Archive for April, 2011

HPC in genomics

April 11th, 2011


The 26th of June 2000 a rough draft of the human genome was published and announced by the US President Bill Clinton and UK Prime Minister Tony Blair. Still 3 more years were necessary (April 2003) before, essentially, the complete human genome was published [1]. In May 2006 the sequence of the last chromosome was completed and published. The numbers associated to the Human Genome Poject are impressive: 13 years were necesary to map the complete human genetic code, about 3000 millions of dollars and an international collaboration from US, UK, japanese, french, german and chinese universities.

From the High performance computing point of view the task was equally challenging. The human genetic code consists in about 25.000 genes and around 3000 milion nucleotides. The produced raw data exceeds the terabytes of disk space (in 1997, at the middle of the project a commodity hard drive had 1 GB). Nowadays, the raw data producced by sequencing machine for an entire human gene is about 30 TB of disk space. After proccesing and assembling it can be squezed down to 90 GB where you have obtained the sequence and the statistics about the accuracy of the process. If you just store a sequence of A, C, G and T letters in the file without any information about the accuracy, which is not 100% of course [1] the file will be around 1.5 GB .

Nevertheless, not only storage but also high computing power is needed not only in the squezing but also later to process, analyze and classify it. The data must be transformed in information.

Sequencing technologies have come a long way in few years. For example, today scientist at the Wellcome Trust’s Sanger Institute in Cambridge can sequence a complete human genome in 13 hours at a cost of 10000 dollar. This advance in sequentiation has pushed a jump from the general gene analisys to the genetic analysis of the individual. Following this way, the Wellcome Trust has launched the UK10K project where they intend to map the genetic code of 4000 healthy people and 6000 people with different diseases, so, researches will try to find genetic variations associated to particular disseases.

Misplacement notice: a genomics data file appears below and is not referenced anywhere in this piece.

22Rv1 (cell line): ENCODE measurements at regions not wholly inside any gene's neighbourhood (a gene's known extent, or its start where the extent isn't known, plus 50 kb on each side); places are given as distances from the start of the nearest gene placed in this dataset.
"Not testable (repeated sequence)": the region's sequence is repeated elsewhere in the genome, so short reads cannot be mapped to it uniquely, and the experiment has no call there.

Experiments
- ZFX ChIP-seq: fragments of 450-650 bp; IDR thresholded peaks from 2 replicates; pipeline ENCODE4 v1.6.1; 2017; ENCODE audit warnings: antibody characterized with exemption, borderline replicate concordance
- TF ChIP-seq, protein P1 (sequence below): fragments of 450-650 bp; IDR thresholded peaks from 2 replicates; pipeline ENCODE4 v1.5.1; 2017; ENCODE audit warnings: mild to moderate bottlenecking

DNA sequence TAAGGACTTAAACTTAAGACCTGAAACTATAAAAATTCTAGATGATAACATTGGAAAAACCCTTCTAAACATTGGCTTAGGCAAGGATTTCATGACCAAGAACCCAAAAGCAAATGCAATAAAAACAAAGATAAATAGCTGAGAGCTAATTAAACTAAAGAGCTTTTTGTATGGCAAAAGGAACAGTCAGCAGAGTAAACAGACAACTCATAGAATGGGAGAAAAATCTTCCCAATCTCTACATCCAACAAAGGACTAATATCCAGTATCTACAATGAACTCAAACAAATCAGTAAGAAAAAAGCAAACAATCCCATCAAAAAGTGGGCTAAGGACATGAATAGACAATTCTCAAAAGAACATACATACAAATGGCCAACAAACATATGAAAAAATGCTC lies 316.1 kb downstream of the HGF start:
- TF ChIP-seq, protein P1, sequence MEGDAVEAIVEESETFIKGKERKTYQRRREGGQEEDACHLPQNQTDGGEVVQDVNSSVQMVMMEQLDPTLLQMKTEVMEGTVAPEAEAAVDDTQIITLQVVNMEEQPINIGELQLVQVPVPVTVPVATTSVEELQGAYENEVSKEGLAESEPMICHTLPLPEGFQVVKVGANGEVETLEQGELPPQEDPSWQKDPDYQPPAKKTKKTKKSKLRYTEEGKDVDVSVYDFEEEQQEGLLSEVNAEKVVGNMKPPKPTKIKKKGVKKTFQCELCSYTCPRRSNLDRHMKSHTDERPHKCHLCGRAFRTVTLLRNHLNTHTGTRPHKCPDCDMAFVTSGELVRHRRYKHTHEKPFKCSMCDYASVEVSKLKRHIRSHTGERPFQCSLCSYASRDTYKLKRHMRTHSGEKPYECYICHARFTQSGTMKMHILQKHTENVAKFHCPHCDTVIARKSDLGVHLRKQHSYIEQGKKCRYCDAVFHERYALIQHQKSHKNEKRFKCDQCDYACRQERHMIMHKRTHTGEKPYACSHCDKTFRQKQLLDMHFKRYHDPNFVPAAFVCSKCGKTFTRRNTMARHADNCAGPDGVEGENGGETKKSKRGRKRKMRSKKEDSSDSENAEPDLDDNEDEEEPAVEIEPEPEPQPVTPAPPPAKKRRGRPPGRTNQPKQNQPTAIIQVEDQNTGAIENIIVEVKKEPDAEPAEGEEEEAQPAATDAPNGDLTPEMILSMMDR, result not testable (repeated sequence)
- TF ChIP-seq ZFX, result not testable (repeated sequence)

This kind of projects produce terabytes of data every week which challenge the HPC to store it. As previously mentioned not just store, the data mining is a computationally very intensive task that needs to use state of the art computing. The last point involved is the design of software to display all the obtained information in an intuitive way for the researcher.

It seems that the sequencing technologies will be able to push the price of sequencing a complete human genetic code bellow 1000 dolar, the limit bellow the sequenciation will made clinical aplications possible and the HPC will be involved in the process. Today, the knownledge and applications of the Human Genome Project has not been the spected ones at short term, but it is hoped that the next generation sequencing technology will help in the better understanding of the genome [2].


[1] Human Genome Project.

[2] How much data is a human genome? It depends how you store it.

[3] Revolución aplazada, Hall, Stephen S. Investigación y Ciencia, Diciembre 2010.

Human Genome Project at Wikipekia



Schrödinger web seminars

April 1st, 2011


Schrödinger has announced the lineup for their Spring 2011 series of web seminars.

Web seminars begin April 5th and run twice a week through April 26th. As always, there is no cost to register for the talks, and the speakers will take questions from attendees. You can join the webcast seminars using both Windows and Mac computers.

Click here to register for the talks.



This spring’s talks will cover a variety of subject matter, including:

  • What’s new in Schrödinger Suite 2011
  • Using Canvas for ligand-based drug design
  • Maestro Elements, a task-based modeling environment for chemists, biologists, and others
  • New methods for predicting macrocycle conformers using MacroModel
  • Using Maestro for day-to-day visualization, and a high-level review of modeling tools for structure-based drug design
  • Using Seurat for data management in drug development or other R&D projects


About Schrödinger

Schrödinger designs software for chemical computing simulations. Currently, the Computing Service has licenses to run Jaguar, Macromodel, Qsite, Liaison, pKa, Epik, QikProp, SiteMap, Strike, ConfGen, Minta, LigPrep, Glide, XP Visualizer, Knime and Maestro.